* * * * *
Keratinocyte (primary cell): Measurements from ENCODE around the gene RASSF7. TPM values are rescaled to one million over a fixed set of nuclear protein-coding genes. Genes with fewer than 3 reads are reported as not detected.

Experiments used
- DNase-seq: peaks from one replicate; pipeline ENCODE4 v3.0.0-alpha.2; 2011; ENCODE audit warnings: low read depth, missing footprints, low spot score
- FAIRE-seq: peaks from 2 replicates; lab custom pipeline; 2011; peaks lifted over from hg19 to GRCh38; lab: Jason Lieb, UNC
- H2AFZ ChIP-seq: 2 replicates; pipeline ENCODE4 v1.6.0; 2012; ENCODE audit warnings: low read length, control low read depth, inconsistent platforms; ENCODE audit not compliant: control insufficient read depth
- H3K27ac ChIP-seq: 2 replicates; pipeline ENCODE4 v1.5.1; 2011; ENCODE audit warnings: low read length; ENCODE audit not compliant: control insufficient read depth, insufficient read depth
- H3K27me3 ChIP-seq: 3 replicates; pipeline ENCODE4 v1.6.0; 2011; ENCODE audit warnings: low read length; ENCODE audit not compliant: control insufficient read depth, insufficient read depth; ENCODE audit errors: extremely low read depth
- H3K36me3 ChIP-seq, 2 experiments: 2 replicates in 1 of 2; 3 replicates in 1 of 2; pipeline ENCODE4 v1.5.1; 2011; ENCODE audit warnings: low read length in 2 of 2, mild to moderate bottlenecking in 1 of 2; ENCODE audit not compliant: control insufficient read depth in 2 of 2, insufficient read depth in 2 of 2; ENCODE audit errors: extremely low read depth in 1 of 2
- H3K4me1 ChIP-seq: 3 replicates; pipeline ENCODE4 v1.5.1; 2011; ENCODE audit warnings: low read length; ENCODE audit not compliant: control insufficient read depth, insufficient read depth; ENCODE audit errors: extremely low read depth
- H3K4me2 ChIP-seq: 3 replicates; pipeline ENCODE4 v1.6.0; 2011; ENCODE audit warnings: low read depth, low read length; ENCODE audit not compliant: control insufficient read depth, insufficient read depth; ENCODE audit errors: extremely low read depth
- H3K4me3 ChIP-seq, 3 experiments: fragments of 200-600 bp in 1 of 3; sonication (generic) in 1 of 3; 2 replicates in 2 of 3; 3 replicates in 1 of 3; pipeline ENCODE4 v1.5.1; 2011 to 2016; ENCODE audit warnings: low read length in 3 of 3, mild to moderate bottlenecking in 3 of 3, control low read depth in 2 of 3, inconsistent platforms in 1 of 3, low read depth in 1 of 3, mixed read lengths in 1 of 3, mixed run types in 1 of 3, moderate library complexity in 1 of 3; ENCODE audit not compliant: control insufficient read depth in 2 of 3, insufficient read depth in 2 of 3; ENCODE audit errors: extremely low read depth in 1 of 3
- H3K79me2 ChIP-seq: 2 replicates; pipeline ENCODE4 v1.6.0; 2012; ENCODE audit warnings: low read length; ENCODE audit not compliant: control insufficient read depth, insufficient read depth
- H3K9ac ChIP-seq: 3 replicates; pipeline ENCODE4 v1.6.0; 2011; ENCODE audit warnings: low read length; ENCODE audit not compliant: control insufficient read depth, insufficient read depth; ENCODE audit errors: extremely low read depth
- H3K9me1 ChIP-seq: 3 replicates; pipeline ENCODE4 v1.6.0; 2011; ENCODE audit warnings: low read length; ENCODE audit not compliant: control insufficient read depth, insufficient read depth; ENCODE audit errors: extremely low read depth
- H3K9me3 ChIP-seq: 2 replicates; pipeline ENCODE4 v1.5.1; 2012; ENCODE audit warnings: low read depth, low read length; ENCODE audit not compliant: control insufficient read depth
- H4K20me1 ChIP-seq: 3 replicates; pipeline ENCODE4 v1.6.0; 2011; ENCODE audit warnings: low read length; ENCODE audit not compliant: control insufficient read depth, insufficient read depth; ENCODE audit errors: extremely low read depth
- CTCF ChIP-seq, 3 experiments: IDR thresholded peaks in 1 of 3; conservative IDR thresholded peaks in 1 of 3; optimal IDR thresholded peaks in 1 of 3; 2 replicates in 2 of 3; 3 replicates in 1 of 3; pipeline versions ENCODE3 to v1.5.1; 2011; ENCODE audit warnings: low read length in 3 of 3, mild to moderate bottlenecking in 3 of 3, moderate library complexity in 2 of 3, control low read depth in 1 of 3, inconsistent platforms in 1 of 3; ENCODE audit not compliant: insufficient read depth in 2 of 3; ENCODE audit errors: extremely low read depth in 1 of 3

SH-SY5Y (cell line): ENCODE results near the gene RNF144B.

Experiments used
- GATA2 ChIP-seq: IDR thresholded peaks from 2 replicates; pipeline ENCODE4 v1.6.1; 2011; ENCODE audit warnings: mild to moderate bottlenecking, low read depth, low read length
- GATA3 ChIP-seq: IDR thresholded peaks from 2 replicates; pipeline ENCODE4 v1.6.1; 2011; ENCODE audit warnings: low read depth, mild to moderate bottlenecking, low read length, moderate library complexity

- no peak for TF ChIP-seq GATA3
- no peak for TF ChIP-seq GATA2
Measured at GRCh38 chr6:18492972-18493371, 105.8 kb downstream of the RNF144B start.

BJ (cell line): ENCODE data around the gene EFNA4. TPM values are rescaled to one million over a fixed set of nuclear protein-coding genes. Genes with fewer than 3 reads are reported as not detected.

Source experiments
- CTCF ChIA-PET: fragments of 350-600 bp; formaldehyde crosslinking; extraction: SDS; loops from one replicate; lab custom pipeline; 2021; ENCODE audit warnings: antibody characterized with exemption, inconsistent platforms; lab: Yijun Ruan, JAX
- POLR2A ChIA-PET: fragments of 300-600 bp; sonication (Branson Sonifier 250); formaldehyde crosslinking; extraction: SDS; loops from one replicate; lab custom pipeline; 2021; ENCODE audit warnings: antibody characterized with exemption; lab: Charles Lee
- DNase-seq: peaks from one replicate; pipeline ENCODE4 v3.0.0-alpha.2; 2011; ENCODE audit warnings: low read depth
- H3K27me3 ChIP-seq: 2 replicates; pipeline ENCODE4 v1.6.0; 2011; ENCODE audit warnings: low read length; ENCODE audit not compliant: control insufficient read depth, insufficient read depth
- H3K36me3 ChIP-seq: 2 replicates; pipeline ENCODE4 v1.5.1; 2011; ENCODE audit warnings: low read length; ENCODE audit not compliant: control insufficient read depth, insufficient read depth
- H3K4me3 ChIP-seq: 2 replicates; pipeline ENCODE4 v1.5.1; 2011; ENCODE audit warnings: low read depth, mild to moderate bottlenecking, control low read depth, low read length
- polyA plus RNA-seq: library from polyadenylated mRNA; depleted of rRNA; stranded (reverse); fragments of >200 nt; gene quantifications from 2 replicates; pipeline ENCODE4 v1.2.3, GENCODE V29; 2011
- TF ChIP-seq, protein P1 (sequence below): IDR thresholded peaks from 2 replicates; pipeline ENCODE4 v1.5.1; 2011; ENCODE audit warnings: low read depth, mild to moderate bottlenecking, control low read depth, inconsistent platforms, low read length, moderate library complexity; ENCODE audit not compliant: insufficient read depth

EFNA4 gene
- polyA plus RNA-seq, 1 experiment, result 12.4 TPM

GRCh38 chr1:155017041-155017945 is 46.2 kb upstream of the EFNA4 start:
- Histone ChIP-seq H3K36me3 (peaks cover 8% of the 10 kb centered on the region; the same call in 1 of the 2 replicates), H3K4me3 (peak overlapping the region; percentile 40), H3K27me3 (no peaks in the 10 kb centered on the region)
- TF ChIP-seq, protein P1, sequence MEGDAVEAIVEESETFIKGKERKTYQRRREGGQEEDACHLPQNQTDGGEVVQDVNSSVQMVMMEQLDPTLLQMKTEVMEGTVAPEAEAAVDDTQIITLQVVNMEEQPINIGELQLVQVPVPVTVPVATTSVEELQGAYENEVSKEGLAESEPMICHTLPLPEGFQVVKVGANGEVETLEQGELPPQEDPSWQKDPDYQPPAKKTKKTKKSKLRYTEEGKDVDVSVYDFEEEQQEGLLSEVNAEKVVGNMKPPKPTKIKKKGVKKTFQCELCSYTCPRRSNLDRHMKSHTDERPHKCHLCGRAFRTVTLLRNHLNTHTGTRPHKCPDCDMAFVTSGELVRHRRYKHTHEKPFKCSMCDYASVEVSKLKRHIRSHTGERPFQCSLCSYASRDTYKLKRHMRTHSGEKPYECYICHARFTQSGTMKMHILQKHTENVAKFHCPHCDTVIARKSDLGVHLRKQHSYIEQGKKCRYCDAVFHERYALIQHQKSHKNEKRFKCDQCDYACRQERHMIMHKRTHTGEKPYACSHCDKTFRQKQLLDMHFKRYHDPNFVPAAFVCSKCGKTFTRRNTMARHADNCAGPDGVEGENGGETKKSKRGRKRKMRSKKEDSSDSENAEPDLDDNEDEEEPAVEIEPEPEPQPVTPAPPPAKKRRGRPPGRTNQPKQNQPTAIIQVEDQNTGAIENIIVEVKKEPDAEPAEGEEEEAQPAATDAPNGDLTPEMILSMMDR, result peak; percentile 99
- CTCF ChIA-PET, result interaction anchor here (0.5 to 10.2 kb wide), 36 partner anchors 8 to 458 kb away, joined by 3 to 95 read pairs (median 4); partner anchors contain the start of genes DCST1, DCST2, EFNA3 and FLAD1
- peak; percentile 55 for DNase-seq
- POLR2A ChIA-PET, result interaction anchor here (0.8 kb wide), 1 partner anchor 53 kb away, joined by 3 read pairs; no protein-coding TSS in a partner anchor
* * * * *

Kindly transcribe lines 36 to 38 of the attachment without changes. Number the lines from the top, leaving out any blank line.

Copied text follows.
- polyA plus RNA-seq, 1 experiment, result 12.4 TPM

GRCh38 chr1:155017041-155017945 is 46.2 kb upstream of the EFNA4 start:
- Histone ChIP-seq H3K36me3 (peaks cover 8% of the 10 kb centered on the region; the same call in 1 of the 2 replicates), H3K4me3 (peak overlapping the region; percentile 40), H3K27me3 (no peaks in the 10 kb centered on the region)